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i was in my garage cleaning the place out today

post #1 of 10
Thread Starter 
guess what i found? my old nes and about 100 games. i dont even know if the games work. what do you guys think i can get if i put the lot up on ebay?
post #2 of 10
I'm sure the games still work. Cartridge games are durable. I'd be shocked if more than one of them didn't work after a good cleaning.

As for the value, you didn't provide enough information to even venture a guess. A lot depends on what games they are, the condition, and if the games are complete.

I would think on average that $2-$3 per game for loose NES games in decent shape for a big lot wouldn't be too terribly far off the mark. More if you take the time to sell things individually or in small lots. And more if you confirm that things are in operating condition rather than being untested. So I'd suggest taking a stroll down memory lane and keep some q tips and alcohol handy to get the more stubborn games going again.

Toss in manuals, boxes, and some desirable games and you'd be able to earn quite a bit more.
post #3 of 10
Are you sure that you don't want to keep the games ,play them, and re live the old school gaming days? 100 games might get you a lot of money. You have to find the right buyer. Maybe some of your games are rare and worth more.
post #4 of 10
Thread Starter 
i may just keep them and get one of these nes clones because i remember the nes having that blue screen problem

http://www.amazon.com/Retro-Nintendo...3322146&sr=8-4
post #5 of 10
Your NES is easily repaired. Bending the cartridge pins back or replacing the edge connector with a new replacement would solve that issue.

Here's a tutorial on bending them back which seems to be the popular method to get them going again these days.

http://classicgaming.gamespy.com/Vie....Detail&id=256

NES clones are horrible. Build quality is extremely low, game compatibility is poor, and there isn't a single one yet that reproduces audio anywhere close to correctly.
post #6 of 10
I doubt you'd get enough to make it worth your while to sell. Probably better to just keep it and experience some retro 8-bit goodness.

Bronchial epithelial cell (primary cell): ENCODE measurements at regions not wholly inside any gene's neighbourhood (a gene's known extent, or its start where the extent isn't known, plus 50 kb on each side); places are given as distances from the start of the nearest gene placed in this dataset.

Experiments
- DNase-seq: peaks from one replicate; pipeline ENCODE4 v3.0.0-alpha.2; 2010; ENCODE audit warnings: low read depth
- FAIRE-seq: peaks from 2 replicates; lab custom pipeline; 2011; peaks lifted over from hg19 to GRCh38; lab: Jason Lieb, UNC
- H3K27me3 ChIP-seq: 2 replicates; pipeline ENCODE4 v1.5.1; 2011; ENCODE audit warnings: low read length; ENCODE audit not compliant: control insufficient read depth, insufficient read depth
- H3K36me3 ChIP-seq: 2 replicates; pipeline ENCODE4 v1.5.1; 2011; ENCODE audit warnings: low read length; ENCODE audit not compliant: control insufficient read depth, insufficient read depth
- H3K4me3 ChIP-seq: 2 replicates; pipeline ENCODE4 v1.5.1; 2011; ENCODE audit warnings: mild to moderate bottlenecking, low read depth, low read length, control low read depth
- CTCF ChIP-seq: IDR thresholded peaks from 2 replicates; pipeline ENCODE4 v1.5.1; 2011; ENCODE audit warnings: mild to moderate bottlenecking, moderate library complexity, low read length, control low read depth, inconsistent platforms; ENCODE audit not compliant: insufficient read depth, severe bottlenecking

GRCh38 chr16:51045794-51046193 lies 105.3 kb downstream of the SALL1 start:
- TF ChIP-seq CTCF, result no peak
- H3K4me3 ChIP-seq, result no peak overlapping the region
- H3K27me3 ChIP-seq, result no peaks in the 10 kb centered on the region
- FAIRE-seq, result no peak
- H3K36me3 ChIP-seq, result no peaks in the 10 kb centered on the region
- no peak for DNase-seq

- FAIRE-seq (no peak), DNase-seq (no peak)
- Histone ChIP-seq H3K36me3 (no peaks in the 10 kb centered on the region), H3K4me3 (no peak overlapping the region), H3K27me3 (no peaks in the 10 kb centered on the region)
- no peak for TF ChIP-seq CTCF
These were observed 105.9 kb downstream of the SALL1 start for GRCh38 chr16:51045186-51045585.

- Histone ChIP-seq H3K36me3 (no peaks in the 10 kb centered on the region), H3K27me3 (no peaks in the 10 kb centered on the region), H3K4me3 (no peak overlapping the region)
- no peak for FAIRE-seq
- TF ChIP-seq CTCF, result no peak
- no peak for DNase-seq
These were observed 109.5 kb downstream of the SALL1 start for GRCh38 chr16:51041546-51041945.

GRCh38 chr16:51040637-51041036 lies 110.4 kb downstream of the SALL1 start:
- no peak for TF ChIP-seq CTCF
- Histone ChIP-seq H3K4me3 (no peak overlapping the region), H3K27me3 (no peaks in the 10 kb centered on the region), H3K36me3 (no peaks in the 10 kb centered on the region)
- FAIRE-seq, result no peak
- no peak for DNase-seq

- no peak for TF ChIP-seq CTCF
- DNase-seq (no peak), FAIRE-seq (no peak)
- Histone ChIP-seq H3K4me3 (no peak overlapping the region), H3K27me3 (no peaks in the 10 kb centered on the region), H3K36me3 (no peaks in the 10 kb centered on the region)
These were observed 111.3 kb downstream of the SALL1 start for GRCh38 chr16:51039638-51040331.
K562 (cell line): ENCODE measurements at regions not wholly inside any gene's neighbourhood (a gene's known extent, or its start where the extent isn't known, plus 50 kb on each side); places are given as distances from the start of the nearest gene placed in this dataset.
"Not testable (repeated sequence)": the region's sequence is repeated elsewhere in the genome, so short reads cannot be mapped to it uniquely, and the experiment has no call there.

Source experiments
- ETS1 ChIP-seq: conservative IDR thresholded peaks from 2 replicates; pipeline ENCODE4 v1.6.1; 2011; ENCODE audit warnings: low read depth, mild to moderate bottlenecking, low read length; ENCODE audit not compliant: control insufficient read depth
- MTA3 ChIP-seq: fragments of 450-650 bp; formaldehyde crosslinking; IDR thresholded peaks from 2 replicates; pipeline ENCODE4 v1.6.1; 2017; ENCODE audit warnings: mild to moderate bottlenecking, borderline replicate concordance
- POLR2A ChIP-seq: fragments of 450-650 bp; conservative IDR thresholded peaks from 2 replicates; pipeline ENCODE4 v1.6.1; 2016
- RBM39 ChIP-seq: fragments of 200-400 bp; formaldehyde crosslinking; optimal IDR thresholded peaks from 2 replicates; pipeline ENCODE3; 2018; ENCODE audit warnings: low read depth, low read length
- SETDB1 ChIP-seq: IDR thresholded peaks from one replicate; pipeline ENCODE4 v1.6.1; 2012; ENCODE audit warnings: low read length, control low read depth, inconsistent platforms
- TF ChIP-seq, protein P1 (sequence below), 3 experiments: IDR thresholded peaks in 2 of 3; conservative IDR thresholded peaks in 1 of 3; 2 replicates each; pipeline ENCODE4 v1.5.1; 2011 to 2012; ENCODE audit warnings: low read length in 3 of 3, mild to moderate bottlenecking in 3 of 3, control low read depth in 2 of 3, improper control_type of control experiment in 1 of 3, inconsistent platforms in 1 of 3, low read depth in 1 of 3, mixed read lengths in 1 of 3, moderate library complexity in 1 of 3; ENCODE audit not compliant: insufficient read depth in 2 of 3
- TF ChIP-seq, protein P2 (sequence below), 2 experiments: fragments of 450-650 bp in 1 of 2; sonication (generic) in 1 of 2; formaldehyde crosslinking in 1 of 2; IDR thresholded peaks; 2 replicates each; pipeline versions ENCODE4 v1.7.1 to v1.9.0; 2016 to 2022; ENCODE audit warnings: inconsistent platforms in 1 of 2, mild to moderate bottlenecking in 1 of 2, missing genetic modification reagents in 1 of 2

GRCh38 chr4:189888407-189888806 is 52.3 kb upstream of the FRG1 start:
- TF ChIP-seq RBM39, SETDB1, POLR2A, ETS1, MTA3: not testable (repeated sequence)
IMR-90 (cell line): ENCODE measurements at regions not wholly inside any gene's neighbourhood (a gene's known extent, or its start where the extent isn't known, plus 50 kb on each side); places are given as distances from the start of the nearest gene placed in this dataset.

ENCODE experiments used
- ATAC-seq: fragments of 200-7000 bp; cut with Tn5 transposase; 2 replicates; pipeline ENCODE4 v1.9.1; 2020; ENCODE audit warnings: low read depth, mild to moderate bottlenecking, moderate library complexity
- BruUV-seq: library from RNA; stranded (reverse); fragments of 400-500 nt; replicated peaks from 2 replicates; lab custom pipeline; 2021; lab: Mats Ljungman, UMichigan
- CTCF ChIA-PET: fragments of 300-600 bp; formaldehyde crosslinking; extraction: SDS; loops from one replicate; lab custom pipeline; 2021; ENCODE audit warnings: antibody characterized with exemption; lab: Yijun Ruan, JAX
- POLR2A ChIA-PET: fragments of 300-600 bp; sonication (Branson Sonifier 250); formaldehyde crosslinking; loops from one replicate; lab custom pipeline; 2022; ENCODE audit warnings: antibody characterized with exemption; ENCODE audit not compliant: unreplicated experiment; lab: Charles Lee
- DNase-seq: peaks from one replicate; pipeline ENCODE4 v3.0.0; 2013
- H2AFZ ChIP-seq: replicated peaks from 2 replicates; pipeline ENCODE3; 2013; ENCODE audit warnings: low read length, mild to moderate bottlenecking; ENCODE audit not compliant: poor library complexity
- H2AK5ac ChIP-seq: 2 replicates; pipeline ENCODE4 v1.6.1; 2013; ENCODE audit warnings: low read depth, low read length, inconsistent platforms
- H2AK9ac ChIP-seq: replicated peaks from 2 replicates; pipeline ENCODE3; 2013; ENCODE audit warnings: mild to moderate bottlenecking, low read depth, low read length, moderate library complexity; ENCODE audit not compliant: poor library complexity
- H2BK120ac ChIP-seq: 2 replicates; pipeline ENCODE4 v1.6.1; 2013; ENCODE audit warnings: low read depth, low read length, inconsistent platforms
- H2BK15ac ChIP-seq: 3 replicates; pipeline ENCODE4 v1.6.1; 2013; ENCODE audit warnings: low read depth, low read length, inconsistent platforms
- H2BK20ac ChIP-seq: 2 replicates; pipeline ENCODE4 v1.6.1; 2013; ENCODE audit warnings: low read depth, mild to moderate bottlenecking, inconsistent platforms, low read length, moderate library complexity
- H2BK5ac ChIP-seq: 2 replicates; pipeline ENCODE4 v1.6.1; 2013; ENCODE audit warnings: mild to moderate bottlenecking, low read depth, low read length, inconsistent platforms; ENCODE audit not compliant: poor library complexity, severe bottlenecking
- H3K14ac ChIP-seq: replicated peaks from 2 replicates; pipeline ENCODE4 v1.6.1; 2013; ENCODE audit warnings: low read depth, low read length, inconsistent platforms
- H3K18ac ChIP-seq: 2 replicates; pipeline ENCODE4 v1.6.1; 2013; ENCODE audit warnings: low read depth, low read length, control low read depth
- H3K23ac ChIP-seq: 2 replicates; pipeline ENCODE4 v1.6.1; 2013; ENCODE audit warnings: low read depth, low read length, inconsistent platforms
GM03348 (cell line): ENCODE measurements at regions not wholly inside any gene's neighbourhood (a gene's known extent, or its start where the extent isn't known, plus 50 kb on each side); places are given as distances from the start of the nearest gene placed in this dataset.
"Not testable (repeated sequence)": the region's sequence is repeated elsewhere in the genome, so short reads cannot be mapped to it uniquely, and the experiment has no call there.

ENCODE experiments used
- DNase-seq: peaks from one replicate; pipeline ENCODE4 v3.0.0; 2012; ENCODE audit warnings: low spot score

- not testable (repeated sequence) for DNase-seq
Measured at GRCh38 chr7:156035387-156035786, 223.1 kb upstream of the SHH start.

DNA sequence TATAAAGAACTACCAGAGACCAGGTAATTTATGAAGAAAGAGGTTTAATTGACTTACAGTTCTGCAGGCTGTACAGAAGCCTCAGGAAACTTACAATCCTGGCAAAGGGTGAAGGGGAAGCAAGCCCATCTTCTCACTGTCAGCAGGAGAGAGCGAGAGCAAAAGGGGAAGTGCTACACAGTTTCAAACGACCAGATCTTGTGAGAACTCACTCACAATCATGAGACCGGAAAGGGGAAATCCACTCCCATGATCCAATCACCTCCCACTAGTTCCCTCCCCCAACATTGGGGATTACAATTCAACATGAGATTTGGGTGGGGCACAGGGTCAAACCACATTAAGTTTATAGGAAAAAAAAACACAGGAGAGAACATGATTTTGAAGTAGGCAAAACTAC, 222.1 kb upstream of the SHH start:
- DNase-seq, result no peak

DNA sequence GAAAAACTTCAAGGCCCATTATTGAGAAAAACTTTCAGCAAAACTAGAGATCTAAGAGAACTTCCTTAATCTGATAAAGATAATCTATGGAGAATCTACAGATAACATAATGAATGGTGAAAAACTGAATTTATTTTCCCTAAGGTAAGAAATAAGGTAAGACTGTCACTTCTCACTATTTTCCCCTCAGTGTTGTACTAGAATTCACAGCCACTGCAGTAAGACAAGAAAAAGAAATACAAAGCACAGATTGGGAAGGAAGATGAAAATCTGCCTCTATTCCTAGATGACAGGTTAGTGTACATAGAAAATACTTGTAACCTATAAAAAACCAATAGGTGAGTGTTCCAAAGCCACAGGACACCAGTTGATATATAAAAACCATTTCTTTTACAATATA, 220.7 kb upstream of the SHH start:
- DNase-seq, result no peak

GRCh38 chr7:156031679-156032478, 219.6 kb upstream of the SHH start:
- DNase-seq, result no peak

post #7 of 10
~100 NES games isn't going to get him just $10, $20, or even $30 dollars. Worst case scenario is he'll break $100 but not $200. But I could see him getting $200-$300 for that lot if they're not a bunch of common releases, lots of duplicates, or games in horrible shape.

Certainly an amount most people would consider worthwhile even at the bottom end of the spectrum.
post #8 of 10
Keep it. Don't be one of those ppls who sell it then rebuy it on virtual console for the Wii. Erks me when people buy an emulated version of an NES game. I finally broke down and bought an original NES and games..best childhood memories money could buy
post #9 of 10
With 100 cartriges there is a chance you have a gem or two in there. I'd suggest going through your games and comparing to some online pricing guides for NES games and seeing if there is anything valueable.

Other then that. I think the $2-$3 per game is about right, but only if you sell them 1 by 1. Selling as a bulk, they are worth much less.

I would personally just toss the whole bundle into a garage sale at $100 or something and call it a day. NES systems are a dime a dozen these days.
post #10 of 10
Quote:
Originally Posted by krimson View Post

Other then that. I think the $2-$3 per game is about right, but only if you sell them 1 by 1. Selling as a bulk, they are worth much less.

I'm not a regular follower of NES prices. But I would think he could manage an average of $2-$3 for a big lot and more like $5 if he were to deal with the hassles of doing it individually (And assuming it's not filled to the brim with common junk that nobody wants; if he had good taste back in the day it will likely be beneficial to the resell value).

For instance, a quick check of Ebay shows an auction for 22 loose NES games. Nearly 8 hours left to go and it's at $50 after 27 bids. It's mostly very common (Many of which are fairly undesirable) NES games (Although it has Bubble Bobble, a fairly common but in demand game which is certainly helping keep people interested).

Easy to say that a lot of 100 games will have a few similar games of interest like Bubble Bobble. And who knows, there might be one or two really valuable games that would balloon the price significantly such as Menace Beach or Flintstones: The Surprise at Dinosaur Peak or the very rare and in demand Bubble Bobble II.
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